Another in our series of Most Important Miles to celebrate the fact that we are so grateful for your stories, our collective miles that send strength and love into the world, the community that brings us together, and the simple ability to run.
In 2013, my oldest sister, Elinor Scott, was unable to finish the Boston Marathon because of the terrorist bombing.
In 2014, Elinor, a mother of four, was unable to start the Boston Marathon because she had been diagnosed with stage 4 pancreatic cancer.
While others spoke of chemo regimens, long-term prognosis, quality of life issues and advancing medical trials, Elinor stayed focused on one goal that kept her motivated in those first months following diagnosis: completing the Boston Marathon.
A long-distance runner, Boston was everything to her. She qualified for the first time in 2012, but her time didn’t allow her to secure a spot in the race. Determined to get her “BQ,” she persevered and earned a spot in the 2013 Boston Marathon. Not running her best marathon that day, she was among the pack of runners stopped by the Boston Police just past mile 25. (Mile 25.4 on her Garmin, to be exact.)
During the Boston attempts, Elinor knew her health was declining. She had been diagnosed with myasthenia gravis, a disease that causes muscles to become weak with extended use, a couple of years prior. This was becoming more difficult to control and her symptoms were becoming less specific to this disease, which made her doctors doubt the diagnosis.
Perplexed and unable to find answers, it was suggested she may just have depression and needed to quit running so much. But Elinor loved running more than anything and couldn’t imagine giving it up for any reason, even declining health. Fearful it would become more difficult to qualify, she ran a Boston qualifier at the Lake Wobegon Trail Marathon in May 2013. She ran her tenth and last marathon--the Whistle Stop in Ashland, Wisconsin—on October 12, 2013, less than three months before she was diagnosed with stage 4 pancreatic cancer on January 6, 2014.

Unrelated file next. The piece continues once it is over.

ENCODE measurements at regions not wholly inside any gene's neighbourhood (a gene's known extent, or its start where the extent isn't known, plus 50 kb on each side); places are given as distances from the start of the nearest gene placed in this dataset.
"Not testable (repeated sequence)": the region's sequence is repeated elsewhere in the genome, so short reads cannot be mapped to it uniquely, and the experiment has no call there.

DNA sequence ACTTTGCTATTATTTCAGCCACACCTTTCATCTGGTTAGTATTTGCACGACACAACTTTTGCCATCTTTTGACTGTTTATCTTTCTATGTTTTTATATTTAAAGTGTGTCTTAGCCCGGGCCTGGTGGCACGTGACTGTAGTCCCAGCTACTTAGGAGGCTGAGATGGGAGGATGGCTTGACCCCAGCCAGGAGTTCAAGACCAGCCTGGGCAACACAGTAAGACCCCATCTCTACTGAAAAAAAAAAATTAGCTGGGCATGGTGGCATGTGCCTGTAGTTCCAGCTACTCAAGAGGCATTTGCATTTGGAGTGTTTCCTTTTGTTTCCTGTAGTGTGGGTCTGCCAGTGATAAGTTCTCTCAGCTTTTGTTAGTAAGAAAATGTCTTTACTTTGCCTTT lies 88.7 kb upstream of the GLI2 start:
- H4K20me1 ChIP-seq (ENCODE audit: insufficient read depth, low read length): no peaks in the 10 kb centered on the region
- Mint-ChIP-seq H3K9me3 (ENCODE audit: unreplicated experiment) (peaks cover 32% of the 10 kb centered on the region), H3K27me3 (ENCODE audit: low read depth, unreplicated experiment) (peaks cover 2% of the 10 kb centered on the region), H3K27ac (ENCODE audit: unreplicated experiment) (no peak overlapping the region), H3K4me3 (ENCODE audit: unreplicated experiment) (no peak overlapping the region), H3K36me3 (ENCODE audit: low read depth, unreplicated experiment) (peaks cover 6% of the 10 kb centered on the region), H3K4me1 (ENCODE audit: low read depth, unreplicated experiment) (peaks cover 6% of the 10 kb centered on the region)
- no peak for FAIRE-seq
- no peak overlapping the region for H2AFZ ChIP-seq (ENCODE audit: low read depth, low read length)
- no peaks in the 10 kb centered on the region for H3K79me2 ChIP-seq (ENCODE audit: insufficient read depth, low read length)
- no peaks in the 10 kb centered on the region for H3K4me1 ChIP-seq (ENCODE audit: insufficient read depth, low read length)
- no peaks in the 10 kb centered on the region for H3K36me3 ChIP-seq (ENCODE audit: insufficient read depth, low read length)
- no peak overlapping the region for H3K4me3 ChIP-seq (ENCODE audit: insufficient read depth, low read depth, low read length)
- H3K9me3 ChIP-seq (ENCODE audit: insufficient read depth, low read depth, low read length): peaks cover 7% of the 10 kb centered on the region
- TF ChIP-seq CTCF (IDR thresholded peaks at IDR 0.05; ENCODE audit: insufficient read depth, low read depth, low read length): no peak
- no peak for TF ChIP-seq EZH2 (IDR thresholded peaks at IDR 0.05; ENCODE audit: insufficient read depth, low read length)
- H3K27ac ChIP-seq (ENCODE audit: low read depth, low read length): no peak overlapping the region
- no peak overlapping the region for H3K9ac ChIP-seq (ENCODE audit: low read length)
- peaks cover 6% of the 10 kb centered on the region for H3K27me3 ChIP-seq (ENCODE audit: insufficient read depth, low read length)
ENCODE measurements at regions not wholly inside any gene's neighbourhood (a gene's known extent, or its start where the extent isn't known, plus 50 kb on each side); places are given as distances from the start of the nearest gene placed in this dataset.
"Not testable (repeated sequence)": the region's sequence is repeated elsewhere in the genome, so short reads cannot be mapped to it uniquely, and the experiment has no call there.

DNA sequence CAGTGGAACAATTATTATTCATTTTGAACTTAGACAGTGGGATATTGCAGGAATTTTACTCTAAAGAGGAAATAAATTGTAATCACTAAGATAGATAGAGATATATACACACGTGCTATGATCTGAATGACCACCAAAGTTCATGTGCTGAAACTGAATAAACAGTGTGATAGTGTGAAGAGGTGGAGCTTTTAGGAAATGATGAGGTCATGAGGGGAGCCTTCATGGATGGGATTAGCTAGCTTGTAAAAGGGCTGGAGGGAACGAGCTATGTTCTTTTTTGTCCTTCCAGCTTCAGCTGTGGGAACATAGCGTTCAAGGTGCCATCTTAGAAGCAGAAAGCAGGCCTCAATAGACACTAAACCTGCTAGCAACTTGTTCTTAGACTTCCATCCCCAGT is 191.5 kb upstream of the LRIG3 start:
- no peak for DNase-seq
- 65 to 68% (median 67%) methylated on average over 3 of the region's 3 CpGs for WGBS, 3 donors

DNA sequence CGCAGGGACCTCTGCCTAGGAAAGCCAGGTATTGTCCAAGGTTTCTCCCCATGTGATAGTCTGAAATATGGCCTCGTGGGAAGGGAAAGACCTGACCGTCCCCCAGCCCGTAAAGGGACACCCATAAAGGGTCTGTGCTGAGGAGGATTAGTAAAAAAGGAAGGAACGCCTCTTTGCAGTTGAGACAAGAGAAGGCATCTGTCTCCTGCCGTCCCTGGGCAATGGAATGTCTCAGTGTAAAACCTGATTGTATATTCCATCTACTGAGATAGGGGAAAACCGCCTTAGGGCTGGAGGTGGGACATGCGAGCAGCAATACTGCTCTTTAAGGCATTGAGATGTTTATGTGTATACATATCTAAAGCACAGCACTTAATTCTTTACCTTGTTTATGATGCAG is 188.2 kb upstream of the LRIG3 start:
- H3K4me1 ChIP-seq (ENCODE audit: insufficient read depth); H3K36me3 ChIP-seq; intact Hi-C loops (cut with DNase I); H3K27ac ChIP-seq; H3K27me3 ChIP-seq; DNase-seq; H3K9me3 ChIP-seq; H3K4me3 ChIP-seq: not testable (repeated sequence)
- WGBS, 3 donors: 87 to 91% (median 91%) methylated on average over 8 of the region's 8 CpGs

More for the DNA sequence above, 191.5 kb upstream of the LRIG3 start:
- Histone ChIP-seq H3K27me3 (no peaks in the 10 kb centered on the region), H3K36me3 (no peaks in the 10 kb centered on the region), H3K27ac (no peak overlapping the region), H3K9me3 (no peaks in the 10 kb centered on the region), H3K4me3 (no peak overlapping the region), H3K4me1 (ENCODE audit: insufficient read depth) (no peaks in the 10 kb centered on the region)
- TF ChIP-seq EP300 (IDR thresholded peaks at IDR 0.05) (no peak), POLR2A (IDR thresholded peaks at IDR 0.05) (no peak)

Crossing the Boston finish line had been her dream. So with the help of family and friends, Elinor sought permission from the race organizers and the Boston Police Department to complete the Boston Marathon. She was going to cross that painted finish line, no matter what.
She failed her first line of chemotherapy and was still recovering from surgery to remove her ovaries, so getting her to Boston was no small feat. With a carry-on bag full of medications including injections to thin her blood, Elinor, her daughter, our mom and I loaded a plane in Minneapolis and hoped for the best.
We landed in Boston, then had to navigate the incredibly tight security to get to Elinor to her own private starting line of of Deerfield and Commonwealth, which is just before the spot where she had been pulled off the course the year prior.
I raced her in a wheelchair through the streets of Boston so we could meet the two officers who had clearance to let her on the course. They were two of the kindest gentlemen I have ever met. I asked how it would be easiest for me to get back to the finish to meet her with the wheelchair, and without hesitation they told me I could walk along with her. After hugs, words of admiration for my sister, and a photo op, they opened the gate to the official course. When my sister stepped on the course with all of the other runners, the crowd went wild.
Weighing in at maybe 100 pounds and bearing her head scarf and Project Purple hat, it was clear she was no ordinary runner. We sobbed tears of joy and amazement for at least a quarter of a mile as the crowd cheered her on. She needed this. We needed this. For a day, the roar of onlookers and well wishers allowed her to forget fears of her illness or doubts about her treatments. Her dampened spirits soared.
My sister passed away on September 12, 2014, less than five months after crossing the Boston finish line and running our most important mile.
On a run last fall on cold, windy trails, I realized I needed to run the Boston Marathon for her.
Fortunately, I can. I have been given the incredible opportunity and honor to run the Boston in remembrance of my sister and in recognition of the thousands of people who are battling pancreatic cancer. I will travel to Boston with my husband, two daughters, mom, middle sister, and niece...it takes a village to support a mother runner, right? With about four weeks to race day, everything is going well, and I can't wait to stand on the starting line.
I know I will become tearful every time I pass a Boston Police officer as I remember the kindness and love they showed my sister.
I am sure I will cry as I reach the final mile of the course as I recall one of the proudest moments I was able to share with my sister in her final year.
In addition to conquering her first marathon, Jodi is raising money for Project Purple, which funds pancreatic cancer research and supports patients and families dealing with pancreatic cancer. If you'd like to donate, please click here.